You bring your experts and I’ll bring mine.

I have a feeling the public will have a very different view of wind energy after a good healthy debate, or after reading the article below.

Premier McGuinty, give me a call and lets get on with the televised debate. It’s time the public understands the reality of wind energy in Ontario.

It’s also time they came to grips with the global warming scam. 50 years later – we’re still waiting.

Global Warming Video 1958

Yours

Ron Stephens

Independent
Huron-Bruce
519-396-1958

Note: I have invited the Ont. Govt., on several occasions, to check this blog for accuracy and to contact me if  they disagree with, or question, the information contained on this blog. Even though the  Ont. Govt. visits this site  often, “site tracker” and I send them information, I have never had the Govt. question or challenge any information concerning wind energy posted here.

Turbine noise nuisance highlighted

The judgement by the Lincolnshire Valuation Tribunal said it was apparent from the evidence submitted that the construction of the wind farm 930 metres away from the appeal dwelling had a significant detrimental effect on the appellants’ quiet enjoyment of their property.

“The tribunal found that the nuisance caused by the wind farm was real and not imagined and it would have an effect on the sale price of the appeal dwelling” said the judgement.

Now estate agents have acknowledged that the house, worth £170,000 before the wind farm was built in 2006, is now so severely blighted that no one is likely buy it.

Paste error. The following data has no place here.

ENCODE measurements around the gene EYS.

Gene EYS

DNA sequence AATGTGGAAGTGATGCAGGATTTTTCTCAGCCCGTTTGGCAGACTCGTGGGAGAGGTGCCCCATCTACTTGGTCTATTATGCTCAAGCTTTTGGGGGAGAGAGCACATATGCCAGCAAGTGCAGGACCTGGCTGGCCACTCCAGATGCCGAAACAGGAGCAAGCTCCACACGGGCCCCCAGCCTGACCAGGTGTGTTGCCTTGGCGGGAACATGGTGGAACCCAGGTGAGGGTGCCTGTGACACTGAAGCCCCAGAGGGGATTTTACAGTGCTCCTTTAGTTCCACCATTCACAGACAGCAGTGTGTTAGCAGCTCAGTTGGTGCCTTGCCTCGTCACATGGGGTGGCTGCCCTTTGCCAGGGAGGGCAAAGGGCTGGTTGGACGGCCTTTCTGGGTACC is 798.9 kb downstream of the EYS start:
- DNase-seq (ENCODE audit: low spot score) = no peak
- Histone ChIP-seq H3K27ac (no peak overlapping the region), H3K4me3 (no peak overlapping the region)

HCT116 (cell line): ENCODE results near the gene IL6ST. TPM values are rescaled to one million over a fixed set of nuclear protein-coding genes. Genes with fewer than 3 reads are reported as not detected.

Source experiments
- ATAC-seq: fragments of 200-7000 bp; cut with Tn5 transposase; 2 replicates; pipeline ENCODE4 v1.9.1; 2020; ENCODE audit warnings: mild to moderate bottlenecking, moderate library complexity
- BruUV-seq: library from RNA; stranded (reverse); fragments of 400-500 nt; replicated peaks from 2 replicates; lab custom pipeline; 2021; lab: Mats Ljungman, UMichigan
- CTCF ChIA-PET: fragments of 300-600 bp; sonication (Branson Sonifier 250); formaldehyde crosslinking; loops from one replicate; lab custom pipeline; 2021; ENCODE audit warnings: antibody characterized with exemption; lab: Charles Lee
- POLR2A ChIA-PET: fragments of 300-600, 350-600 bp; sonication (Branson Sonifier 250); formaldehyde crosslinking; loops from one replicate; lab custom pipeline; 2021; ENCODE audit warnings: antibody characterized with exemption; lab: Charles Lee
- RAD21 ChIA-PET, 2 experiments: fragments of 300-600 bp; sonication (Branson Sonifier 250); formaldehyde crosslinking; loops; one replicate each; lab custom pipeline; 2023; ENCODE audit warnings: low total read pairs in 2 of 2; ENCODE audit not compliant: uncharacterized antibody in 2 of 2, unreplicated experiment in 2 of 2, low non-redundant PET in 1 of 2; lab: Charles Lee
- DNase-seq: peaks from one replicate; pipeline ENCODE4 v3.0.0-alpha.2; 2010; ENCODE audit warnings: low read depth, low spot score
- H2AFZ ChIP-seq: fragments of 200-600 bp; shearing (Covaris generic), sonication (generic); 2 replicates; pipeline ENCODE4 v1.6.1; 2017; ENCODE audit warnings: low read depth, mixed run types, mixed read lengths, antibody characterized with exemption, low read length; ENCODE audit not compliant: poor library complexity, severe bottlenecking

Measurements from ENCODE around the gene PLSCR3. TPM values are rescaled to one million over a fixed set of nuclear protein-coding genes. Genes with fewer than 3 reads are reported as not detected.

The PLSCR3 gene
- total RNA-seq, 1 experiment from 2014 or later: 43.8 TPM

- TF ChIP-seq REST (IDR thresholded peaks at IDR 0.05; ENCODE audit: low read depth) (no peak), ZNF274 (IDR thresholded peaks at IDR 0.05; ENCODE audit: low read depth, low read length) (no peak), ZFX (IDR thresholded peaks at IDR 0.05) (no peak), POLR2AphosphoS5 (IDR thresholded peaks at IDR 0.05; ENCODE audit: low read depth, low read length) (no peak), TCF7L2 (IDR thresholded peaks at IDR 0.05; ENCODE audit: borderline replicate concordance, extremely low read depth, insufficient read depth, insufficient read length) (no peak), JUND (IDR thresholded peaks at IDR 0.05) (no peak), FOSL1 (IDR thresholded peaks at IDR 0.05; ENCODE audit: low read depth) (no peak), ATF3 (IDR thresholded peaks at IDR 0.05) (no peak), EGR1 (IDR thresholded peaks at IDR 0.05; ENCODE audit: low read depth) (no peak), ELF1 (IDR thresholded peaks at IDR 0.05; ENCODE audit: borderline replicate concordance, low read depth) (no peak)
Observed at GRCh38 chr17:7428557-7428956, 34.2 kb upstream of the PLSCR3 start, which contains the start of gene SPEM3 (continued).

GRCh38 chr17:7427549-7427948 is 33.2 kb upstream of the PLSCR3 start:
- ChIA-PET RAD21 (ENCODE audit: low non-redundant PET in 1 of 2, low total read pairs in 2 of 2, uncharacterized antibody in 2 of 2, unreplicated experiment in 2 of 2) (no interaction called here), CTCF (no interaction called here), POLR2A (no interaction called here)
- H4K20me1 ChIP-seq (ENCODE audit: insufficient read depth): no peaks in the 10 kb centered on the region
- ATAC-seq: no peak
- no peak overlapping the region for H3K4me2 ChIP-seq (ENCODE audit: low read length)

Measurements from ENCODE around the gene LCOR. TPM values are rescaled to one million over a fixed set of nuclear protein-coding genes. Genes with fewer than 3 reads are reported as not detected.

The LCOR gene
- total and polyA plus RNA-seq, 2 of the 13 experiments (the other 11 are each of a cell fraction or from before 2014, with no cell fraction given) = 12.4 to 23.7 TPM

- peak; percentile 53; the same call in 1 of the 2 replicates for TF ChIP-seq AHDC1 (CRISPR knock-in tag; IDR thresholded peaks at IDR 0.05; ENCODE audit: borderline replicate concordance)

Mr Lang said that the ruling is effectively an official admission that wind farms have a negative effect on house prices, and he said that the “victims” have had to rent a house five miles away where they go to sleep.

“It means many families in Scotland living in the shadow of giant turbines could see thousands wiped off the value of their homes as the Government pushes ahead with plans to build thousands more onshore wind turbines over the next decade to meet ambitious green targets.

“Jane Davis came up in September last year and gave a moving presentation in Auchtermuchty village hall on the subject of the intrusive, damaging and unpredictable noise from wind turbines.

“Since then she has been continuing in her own campaign and supporting others in the quest to have a safe buffer zone between wind turbines and dwellings.

“Scottish Planning Policy 6 sets out a distance of two kilometres from a village, but ignores the substantial number of dwellings that could be in that zone but not in a village.

“The effect on property prices is obvious and people should not be selectively economically disadvantaged in this way. There are about 30 properties within one kilometre of the EnergieKontor site near Ceres” said Mr Lang.

Gordon Berry

The Courier

full story at Turbine noise nuisance highlighted

Wind power was useless in blackout

June 1, 2008

Editor:
Another example of the importance of wind energy.

The Ont. govt. is a regular visitor to this site and should have learned something by now. I’ve come to the conclusion they suffer from one of the following.